18. Yes, I do agree I would ensure the person is who they say they are. However, credit history does not guarantee someone’s financial responsibility and/or the potential for their misuse of funds. Let’s face it…there are no guarantees in anything. Based on your rationization, employees should be able to receive without question their immediate supervisor’s criminial and credit information and the information about company. As you put it…if this were your [company], would you take what he/she says at face value? I guess this goes right back to Nick’s point about making sure we do our research too.

  19. Beyond what is advisable or permissible for a potential employer to know about you, a credit check these days reveals only if you are behind on payments for anything — NOT the reason why.
    Sub-prime mortgages, anyone? Layoff in the family? Medical bankruptcy? Pre-existing condition that boosts your medical insurance payments (if you can even qualify for coverage) sky high? Identity theft?
    Sorry Lorraine, a credit check — even IF it is accurate, which is debatable — doesn’t really provide a potential employer with truly actionable info. It just provides the easy way to “no,” leaving qualified candidates in the dust.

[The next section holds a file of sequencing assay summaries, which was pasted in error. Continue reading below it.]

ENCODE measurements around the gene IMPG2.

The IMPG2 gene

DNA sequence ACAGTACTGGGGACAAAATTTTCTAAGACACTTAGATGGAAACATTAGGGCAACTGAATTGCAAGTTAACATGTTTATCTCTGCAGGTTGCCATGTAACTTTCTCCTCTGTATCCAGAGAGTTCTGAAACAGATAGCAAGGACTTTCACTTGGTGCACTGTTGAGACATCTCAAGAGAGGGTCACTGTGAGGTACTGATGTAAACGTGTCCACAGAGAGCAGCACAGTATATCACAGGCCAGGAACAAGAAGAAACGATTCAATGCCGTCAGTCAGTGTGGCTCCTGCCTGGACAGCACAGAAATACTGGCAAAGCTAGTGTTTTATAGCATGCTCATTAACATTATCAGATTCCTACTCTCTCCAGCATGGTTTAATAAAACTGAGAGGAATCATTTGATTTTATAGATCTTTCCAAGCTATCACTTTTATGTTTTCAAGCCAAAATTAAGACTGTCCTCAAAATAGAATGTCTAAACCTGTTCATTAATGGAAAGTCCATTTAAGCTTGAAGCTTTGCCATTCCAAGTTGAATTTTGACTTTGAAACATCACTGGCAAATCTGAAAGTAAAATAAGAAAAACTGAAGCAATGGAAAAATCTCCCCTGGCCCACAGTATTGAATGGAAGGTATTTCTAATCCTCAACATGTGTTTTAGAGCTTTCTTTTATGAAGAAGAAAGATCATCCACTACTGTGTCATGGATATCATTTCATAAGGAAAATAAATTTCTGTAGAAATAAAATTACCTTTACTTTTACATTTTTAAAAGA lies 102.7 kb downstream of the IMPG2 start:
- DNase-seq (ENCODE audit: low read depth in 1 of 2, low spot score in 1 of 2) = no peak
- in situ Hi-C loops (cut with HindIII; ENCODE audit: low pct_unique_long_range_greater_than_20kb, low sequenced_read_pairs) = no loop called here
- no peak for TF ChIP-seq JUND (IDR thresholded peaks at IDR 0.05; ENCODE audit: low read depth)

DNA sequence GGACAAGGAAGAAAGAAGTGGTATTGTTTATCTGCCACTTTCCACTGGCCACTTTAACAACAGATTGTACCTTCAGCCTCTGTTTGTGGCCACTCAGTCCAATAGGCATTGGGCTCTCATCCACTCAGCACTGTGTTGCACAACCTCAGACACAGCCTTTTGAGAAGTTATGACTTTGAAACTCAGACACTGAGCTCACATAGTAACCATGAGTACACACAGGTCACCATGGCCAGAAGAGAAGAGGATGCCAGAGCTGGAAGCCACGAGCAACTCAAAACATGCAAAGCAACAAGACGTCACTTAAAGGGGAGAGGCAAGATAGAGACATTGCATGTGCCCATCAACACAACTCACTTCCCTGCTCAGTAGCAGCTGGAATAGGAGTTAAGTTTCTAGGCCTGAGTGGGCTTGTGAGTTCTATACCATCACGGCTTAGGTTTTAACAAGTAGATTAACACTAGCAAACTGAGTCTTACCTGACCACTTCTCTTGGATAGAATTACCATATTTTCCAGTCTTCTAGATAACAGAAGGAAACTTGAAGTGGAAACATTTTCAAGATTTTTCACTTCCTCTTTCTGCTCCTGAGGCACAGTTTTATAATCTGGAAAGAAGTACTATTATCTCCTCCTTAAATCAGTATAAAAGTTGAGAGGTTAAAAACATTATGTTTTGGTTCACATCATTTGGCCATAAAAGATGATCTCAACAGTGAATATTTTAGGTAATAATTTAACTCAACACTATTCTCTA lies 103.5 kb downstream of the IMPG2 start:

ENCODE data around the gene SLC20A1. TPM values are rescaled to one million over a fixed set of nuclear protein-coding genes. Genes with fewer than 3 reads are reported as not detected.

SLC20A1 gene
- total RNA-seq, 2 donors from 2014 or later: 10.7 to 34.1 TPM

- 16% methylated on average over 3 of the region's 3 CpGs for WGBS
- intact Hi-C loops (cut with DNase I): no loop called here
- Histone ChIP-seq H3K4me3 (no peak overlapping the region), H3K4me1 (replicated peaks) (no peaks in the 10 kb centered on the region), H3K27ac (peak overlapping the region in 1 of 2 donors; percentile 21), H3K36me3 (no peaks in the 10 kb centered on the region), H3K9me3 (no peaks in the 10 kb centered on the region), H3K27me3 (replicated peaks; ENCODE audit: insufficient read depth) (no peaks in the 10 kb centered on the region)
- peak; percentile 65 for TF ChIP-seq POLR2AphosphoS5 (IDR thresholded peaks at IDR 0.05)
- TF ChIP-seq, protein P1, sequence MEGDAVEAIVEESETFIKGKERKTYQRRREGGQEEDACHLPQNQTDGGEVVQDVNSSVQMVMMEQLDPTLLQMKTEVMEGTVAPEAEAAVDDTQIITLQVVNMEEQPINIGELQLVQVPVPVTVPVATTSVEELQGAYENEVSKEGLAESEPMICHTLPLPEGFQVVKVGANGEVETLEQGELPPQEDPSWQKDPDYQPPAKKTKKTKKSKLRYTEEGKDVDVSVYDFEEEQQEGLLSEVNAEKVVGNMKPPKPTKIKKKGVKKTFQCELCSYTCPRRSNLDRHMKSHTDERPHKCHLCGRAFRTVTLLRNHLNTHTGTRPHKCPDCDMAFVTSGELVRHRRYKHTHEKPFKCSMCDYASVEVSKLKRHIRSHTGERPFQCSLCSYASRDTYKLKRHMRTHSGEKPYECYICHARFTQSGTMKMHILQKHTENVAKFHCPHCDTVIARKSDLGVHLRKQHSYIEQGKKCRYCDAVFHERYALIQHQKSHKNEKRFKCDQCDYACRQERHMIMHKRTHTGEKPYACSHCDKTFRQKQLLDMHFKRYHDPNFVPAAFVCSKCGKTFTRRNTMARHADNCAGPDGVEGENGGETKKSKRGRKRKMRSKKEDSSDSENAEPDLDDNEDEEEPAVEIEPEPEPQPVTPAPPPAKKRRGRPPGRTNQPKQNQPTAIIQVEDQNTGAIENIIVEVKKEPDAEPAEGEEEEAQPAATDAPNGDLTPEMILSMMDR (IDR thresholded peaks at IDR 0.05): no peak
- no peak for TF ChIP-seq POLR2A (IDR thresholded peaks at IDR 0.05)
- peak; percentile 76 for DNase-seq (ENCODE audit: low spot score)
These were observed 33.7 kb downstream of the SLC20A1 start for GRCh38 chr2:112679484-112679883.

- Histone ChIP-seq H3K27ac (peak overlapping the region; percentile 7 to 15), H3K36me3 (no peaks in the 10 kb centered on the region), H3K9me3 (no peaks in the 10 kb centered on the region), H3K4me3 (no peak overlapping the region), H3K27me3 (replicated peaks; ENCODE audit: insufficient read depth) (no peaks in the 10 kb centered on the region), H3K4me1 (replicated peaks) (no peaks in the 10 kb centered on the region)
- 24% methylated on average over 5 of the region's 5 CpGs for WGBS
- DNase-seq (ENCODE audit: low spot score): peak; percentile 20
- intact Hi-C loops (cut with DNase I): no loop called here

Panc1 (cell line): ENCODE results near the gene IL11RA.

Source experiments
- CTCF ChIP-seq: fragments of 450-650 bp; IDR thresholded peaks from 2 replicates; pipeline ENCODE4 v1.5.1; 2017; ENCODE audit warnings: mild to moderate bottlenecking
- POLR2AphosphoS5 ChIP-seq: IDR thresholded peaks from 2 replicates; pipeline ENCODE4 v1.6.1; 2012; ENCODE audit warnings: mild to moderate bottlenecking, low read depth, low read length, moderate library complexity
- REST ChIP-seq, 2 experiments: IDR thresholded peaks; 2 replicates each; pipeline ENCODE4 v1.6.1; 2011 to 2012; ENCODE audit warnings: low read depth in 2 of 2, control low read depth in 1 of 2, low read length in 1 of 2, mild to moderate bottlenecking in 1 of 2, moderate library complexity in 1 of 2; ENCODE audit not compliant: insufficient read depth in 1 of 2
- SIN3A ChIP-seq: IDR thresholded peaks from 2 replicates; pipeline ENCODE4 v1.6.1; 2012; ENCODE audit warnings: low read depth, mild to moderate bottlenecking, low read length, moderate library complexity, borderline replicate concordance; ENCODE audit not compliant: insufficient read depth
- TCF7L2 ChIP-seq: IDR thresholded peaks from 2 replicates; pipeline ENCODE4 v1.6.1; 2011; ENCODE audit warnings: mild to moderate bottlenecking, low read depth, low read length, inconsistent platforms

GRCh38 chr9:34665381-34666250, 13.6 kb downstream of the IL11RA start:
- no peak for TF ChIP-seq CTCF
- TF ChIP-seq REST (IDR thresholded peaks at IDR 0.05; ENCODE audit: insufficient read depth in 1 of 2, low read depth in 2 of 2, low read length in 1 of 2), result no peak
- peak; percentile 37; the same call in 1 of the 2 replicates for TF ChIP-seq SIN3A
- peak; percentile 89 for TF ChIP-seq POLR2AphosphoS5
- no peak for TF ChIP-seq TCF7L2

It’s just another Stupid Hiring Trick.
    I once worked for a newspaper that required everyone to take what we called the “crazy test,” a word-association quiz that was supposed to cull out all the wackos.
    Gotta say, that newsroom was full of nuts and wackos anyway. (News business seems to attract ’em.)
    Any by the way, it didn’t cull out the long-term publisher, who was caught with his hand in the corporate till and summarily “retired” with two days’ notice.
    So I’m on the “can you actually DO this job” side of the interview process.

  20. I heard about this bill on Ronn Owens’ talk show, a popular host in the San Francisco Bay Area.

    Callers were both job seekers and employers. Some of the highlights included:
    * candidates with problematic credit really wanted to improve it yet couldn’t land the next job because of it
    * employers who said even though they did them, it didn’t prevent problems from happening (and some were caused by those with the most exemplary credit!)

    I hope the bill passes. I’d rejoice, especially if it deals a significant blow to the Behavioralists.

  21. Nick,

    The credit check is nothing compared where the mining of information is going. Using ZIP Code, age and gender there are algorithms that, with 85% reliability, identify you by name.

    Ian Ayres in his book SuperCrunchers describes a future of predictive modeling that will through the manipulation of data predict future employee outcome. Think of a world where you will be turned down for a job because some model will predict what you, as an employee, MIGHT do and not getting an offer because of that. Nothing even as engaging as a drug screen or credit check, merely a stochastic process and analysis.

    Credit checks are childs play compared to this future. It will all be in the numbers. Talk about a moral dilemma!